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Social Movements and Institutional Selectivity

Published in Sociological Perspectives. 1996, vol. 39, no. 1, p. 85-109
Abstract Contrary to what is usually implied by work on the relationship between political opportunity structures and social movements, political institutions are not a general setting offering or denying formal access and political opportunities to every challenge, but rather favor certain types of movements and constrain others. This process of institutional selectivity depends on the relationship between the structure of a given political institution and the movement type and defines social movements as pro-institutional, counter- institutional, or neutral. Accordingly, variation in the movements' action repertoire and degree of success can be observed. Yet, political institutions leave the door open to different interpretations by social actors so that a framing struggle takes place; at stake is the fit between movement demands and the structure of political institutions. The argument is developed through the example of federalism and its impact on two types of movements-namely, regionalist and squatters' movements-and illustrated by discussing their fate in France, the Netherlands and Switzerland. Empirical data suggest that institutional selectivity is to be taken into account to reach a better understanding of the relationship between social movements and their political context.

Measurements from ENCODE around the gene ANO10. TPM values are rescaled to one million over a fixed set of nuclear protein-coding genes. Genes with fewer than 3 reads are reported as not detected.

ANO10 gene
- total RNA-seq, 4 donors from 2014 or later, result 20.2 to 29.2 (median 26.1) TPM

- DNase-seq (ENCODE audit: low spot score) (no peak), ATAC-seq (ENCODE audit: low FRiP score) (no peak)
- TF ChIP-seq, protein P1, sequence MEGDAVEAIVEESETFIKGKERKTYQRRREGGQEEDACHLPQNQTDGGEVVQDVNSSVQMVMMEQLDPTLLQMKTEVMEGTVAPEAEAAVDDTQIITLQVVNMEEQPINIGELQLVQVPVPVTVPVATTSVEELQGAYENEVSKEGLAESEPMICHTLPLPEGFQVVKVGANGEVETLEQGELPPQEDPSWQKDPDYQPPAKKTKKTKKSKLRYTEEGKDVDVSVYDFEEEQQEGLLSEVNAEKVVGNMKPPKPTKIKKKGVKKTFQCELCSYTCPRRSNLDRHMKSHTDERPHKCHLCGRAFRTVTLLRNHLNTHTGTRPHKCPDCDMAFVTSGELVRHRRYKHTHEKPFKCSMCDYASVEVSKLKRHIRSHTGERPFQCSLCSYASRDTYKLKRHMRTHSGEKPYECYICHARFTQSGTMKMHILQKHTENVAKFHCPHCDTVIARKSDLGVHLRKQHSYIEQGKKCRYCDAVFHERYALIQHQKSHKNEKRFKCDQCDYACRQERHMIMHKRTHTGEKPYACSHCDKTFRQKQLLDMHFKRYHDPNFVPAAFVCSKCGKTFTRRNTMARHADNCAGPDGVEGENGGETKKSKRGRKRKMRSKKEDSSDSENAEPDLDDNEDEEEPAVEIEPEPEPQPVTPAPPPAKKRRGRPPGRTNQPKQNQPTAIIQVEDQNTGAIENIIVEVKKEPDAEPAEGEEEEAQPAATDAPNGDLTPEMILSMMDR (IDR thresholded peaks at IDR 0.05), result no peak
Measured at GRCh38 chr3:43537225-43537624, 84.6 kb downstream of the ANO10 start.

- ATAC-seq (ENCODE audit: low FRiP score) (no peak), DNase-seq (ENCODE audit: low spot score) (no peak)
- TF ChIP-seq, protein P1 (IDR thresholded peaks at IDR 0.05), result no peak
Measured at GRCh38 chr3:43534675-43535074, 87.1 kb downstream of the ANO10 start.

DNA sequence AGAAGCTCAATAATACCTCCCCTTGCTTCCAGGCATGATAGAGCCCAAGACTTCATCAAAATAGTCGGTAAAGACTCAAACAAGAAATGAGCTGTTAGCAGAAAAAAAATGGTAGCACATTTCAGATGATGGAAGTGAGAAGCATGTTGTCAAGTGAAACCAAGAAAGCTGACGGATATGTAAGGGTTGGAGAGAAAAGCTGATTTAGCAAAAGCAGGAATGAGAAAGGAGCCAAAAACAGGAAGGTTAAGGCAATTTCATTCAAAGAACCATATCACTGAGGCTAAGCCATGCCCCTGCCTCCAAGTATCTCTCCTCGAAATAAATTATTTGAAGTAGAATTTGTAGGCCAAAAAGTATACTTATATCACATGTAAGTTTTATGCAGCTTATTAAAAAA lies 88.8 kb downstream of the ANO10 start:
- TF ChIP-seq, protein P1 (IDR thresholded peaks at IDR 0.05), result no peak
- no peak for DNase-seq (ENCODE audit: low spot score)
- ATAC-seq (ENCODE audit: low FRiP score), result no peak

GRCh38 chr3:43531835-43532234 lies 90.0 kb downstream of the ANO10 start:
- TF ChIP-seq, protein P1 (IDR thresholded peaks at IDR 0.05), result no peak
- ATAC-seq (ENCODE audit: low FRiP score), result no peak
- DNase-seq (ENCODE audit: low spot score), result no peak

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WISLER, Dominik, GIUGNI, Marco. Social Movements and Institutional Selectivity. In: Sociological Perspectives, 1996, vol. 39, n° 1, p. 85-109. https://archive-ouverte.unige.ch/unige:85526

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Deposited on : 2016-07-28

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